Bruner Theory 3 Steps of Learning process

Bruner's 3 Steps of Learning process
Maybe we will agree with the statement that as long as we are alive, we are still learning. Especially for people who still work as students, college students, prospective teachers, or teachers themselves, of course the word learning is increasingly attached to everyday life.

We have basically done almost all learning theories, but often we don’t realize that what we are doing actually has a theory. Therefore, let’s try to understand the basics and concepts of learning from Bruner’s theory.

Bruner’s theory itself is a theory that has had quite a big influence on the field of education, especially for learning mathematics. Then, from this theory, his thinking gave rise to discovery learning. So, how did this learning theory succeed in developing one of the newest learning models in this century? What are its contributions to learning in mathematics? Everything will be explained in full below.

Bruner Biography

Jerome Seymour Bruner was born on October 1, 1915 in New York City. Bruner was born blind and couldn’t see until cataract surgery as an infant. He graduated from the Psychology study program at Duke University in 1937. Next, Bruner also succeeded in obtaining a master’s degree in 1939 and also a Ph.D in 1941 at Harvard University.

During World War II, Bruner served under General Eisenhower in the Psychological Warfare division of the Allied European Expeditionary Force. After the war ended, Bruner continued working at Harvard University in 1945. While he was working at Harvard, Brunei began to actively produce various kinds of research on how people think.

At that time, Bruner met with many psychologists at Harvard and many of them adhered to behaviorism which views every behavior carried out by humans as a response to stimuli provided by their environment. Even so, Bruner does not fully agree with this theory. Until finally he and Leopos conducted a series of experiments which resulted in a new theory of perception called New Look.

The New Look reveals that perception is not something that happens immediately, as was assumed in old theory. Vice versa, perception is a form of information processing and interpretation that involves choices. His view was that psychology itself should be concerned with how people see and interpret the world and how they respond to stimuli.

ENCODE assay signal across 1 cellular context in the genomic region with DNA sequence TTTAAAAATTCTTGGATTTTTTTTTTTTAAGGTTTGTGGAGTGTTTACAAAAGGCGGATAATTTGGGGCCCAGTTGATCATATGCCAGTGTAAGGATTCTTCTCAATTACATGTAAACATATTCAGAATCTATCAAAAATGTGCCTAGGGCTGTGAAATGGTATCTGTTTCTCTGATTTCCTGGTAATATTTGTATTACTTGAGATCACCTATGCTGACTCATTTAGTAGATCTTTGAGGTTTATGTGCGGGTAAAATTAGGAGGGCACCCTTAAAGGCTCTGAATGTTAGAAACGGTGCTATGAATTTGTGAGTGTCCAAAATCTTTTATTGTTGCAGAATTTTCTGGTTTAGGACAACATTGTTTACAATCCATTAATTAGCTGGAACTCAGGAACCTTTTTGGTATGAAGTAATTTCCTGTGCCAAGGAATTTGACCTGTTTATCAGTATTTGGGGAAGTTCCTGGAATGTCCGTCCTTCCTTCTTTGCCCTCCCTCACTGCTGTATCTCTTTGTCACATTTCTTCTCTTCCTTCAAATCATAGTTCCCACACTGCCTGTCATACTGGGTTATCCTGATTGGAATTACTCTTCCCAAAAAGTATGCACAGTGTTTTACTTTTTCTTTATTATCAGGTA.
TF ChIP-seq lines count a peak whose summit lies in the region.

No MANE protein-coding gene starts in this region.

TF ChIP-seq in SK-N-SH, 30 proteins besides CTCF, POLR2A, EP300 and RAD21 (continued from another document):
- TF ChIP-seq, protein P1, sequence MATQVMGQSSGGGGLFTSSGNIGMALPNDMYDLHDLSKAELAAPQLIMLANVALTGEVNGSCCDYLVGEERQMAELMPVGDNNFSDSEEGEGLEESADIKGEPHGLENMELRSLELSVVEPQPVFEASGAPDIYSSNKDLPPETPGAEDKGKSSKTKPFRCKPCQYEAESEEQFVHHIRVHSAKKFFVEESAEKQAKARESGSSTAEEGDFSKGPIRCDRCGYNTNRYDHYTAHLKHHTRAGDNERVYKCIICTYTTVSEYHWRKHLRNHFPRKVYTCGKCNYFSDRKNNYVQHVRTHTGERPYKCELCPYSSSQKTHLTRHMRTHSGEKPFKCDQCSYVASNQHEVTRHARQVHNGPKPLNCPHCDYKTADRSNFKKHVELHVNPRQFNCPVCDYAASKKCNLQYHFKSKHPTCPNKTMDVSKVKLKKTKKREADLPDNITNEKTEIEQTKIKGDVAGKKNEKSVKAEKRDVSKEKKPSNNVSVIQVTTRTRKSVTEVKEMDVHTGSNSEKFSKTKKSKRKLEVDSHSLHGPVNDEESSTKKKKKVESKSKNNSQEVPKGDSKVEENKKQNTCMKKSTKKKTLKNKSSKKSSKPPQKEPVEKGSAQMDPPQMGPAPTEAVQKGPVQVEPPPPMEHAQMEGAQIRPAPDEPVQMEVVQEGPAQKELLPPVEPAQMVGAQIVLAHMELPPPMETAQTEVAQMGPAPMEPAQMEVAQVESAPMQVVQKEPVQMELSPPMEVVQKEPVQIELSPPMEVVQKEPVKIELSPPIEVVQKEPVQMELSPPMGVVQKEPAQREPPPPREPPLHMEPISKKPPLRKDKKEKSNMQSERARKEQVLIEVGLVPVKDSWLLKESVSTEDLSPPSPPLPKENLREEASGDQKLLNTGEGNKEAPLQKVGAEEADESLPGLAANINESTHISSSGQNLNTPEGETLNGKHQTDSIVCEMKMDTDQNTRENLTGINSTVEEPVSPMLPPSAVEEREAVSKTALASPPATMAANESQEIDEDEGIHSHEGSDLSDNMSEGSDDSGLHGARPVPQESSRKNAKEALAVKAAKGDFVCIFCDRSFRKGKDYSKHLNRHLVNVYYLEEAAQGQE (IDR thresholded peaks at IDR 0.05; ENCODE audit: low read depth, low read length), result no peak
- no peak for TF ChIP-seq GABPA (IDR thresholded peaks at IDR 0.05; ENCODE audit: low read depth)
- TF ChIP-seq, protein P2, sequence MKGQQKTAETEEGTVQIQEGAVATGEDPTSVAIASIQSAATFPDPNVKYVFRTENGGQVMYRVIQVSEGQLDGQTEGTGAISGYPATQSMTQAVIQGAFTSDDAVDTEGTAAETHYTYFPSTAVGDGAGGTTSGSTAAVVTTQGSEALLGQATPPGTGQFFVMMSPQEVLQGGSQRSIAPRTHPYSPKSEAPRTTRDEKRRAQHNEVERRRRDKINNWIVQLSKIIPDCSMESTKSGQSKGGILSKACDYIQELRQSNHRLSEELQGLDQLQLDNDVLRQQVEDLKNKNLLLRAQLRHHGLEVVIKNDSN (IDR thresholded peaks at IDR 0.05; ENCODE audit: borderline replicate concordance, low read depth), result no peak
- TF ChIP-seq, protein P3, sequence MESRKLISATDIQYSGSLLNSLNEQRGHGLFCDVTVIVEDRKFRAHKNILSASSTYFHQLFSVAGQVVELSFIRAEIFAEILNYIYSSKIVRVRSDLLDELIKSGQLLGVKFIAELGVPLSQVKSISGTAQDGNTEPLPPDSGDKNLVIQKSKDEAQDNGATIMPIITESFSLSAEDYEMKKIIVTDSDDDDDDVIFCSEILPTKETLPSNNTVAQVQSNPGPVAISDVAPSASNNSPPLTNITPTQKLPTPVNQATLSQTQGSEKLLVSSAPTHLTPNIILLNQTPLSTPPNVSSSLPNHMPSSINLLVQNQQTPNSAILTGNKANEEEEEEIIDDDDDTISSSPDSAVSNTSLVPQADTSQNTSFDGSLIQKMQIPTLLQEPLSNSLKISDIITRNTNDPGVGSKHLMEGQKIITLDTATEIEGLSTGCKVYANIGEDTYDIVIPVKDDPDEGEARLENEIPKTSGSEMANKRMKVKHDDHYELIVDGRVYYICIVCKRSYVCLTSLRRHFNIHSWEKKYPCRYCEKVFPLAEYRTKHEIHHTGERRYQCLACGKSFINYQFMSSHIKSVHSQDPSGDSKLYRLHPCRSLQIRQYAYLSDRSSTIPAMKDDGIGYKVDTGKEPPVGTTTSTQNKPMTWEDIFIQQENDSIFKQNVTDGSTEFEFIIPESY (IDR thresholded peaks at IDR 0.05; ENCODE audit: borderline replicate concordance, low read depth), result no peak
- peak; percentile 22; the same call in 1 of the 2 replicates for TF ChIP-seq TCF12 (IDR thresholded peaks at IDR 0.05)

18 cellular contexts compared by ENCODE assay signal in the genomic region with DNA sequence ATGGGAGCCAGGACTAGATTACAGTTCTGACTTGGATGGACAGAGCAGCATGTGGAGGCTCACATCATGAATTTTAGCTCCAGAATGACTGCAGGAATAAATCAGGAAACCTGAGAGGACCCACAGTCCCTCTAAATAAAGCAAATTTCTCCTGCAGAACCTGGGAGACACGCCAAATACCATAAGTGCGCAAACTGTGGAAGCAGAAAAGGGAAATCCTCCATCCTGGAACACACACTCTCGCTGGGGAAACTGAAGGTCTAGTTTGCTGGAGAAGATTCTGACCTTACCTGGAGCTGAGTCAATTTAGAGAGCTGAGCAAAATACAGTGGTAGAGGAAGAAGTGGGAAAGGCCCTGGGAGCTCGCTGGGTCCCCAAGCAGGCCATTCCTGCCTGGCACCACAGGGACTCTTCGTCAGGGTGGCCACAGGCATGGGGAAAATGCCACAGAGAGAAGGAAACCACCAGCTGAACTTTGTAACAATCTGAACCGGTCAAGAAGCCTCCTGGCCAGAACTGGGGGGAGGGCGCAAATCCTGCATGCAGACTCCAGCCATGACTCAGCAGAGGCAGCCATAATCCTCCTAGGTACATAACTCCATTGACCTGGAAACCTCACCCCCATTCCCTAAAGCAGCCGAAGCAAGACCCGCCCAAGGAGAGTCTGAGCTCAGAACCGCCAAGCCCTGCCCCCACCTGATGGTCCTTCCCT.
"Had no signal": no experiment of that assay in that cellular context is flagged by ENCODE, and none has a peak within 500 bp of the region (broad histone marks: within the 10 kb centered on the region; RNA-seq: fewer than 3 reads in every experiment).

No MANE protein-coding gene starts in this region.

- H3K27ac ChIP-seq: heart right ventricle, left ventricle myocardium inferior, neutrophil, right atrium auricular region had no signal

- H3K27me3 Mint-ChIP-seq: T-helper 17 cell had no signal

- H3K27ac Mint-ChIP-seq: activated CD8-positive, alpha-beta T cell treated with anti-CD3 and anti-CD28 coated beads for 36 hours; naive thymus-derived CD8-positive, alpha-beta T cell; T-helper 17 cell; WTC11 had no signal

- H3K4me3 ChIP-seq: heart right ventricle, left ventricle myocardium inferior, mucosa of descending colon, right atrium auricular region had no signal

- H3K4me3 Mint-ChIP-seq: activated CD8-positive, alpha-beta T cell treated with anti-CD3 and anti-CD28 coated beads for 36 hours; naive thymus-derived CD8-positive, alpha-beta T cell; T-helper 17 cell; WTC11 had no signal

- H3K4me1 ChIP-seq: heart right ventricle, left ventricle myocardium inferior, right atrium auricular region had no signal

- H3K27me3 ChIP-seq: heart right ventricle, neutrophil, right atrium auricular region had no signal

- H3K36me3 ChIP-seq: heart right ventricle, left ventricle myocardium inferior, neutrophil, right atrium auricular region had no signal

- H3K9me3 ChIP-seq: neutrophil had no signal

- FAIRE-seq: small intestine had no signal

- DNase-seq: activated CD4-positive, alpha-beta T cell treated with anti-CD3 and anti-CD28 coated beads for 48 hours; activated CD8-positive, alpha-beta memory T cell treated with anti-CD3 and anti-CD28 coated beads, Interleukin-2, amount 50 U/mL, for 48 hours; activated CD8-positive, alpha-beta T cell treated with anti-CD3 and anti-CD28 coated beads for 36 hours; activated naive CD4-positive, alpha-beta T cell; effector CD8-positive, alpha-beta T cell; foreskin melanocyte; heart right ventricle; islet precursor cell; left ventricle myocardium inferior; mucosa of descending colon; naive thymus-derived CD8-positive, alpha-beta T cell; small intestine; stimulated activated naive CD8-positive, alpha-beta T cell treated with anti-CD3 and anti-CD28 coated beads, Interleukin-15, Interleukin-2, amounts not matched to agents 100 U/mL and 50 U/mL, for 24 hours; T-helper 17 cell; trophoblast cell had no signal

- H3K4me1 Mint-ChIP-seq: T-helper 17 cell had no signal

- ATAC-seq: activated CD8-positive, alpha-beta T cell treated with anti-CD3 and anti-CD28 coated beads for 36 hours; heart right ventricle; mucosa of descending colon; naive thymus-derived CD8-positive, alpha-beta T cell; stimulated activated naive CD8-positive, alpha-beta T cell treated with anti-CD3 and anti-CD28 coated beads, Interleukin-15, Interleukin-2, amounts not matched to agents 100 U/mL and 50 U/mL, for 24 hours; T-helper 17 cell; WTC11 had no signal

In 1960, Bruner and George Miller founded the cognitive research center at Harvard University. Both of them strongly believed that psychology should be concerned with cognitive processes that differ in form from those of humans and the way these thoughts would be organized into logical syntax. This then gave rise to Bruner’s leading contribution, namely pioneering the flow of cognitive psychology which provided encouragement so that education could pay attention to the importance of developing thinking.
Bruner’s Learning Theory

Bruner provides more views on human cognitive development, how humans learn, or gain knowledge and transform knowledge. The basic premise of this theory views humans as processors, thinkers and also creators of information. According to him, learning is an active process that allows humans to discover various new things outside of the information given to them. Bruner’s theory discusses human learning activities that are not related to age or stage of development.

Bruner’s approach to learning is based on two assumptions, namely the first is that the acquisition of knowledge is an interactive process, and the second assumption is that people construct their knowledge by connecting incoming information with information stored and obtained previously. Bruner explained four educational themes.

The first theme explains the importance of knowledge structures, then the second theme is readiness to learn, and the theme emphasizes the value of intuition in the educational process. The final theme concerns motivation or the desire to learn and the various ways available to teachers to stimulate this motivation.

Discovery Learning